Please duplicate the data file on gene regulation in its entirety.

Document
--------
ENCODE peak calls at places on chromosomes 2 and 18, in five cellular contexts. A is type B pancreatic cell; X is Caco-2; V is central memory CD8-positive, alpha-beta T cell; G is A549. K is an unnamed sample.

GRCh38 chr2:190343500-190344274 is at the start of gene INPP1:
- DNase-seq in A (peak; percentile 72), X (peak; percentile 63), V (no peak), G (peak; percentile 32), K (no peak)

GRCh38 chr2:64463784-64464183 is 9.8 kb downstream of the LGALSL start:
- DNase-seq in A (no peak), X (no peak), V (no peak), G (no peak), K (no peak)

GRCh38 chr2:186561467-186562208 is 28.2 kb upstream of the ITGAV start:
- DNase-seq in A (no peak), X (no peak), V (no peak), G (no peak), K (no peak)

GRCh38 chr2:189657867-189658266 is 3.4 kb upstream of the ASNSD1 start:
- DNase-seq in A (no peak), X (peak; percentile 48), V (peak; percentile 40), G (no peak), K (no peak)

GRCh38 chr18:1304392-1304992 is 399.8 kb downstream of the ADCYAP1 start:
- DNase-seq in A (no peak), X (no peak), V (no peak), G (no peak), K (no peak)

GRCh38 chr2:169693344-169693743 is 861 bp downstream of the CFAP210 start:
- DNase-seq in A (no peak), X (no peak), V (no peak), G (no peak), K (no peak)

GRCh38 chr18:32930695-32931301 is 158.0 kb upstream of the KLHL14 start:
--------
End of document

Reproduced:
ENCODE peak calls at places on chromosomes 2 and 18, in five cellular contexts. A is type B pancreatic cell; X is Caco-2; V is central memory CD8-positive, alpha-beta T cell; G is A549. K is an unnamed sample.

GRCh38 chr2:190343500-190344274 is at the start of gene INPP1:
- DNase-seq in A (peak; percentile 72), X (peak; percentile 63), V (no peak), G (peak; percentile 32), K (no peak)

GRCh38 chr2:64463784-64464183 is 9.8 kb downstream of the LGALSL start:
- DNase-seq in A (no peak), X (no peak), V (no peak), G (no peak), K (no peak)

GRCh38 chr2:186561467-186562208 is 28.2 kb upstream of the ITGAV start:
- DNase-seq in A (no peak), X (no peak), V (no peak), G (no peak), K (no peak)

GRCh38 chr2:189657867-189658266 is 3.4 kb upstream of the ASNSD1 start:
- DNase-seq in A (no peak), X (peak; percentile 48), V (peak; percentile 40), G (no peak), K (no peak)

GRCh38 chr18:1304392-1304992 is 399.8 kb downstream of the ADCYAP1 start:
- DNase-seq in A (no peak), X (no peak), V (no peak), G (no peak), K (no peak)

GRCh38 chr2:169693344-169693743 is 861 bp downstream of the CFAP210 start:
- DNase-seq in A (no peak), X (no peak), V (no peak), G (no peak), K (no peak)

GRCh38 chr18:32930695-32931301 is 158.0 kb upstream of the KLHL14 start: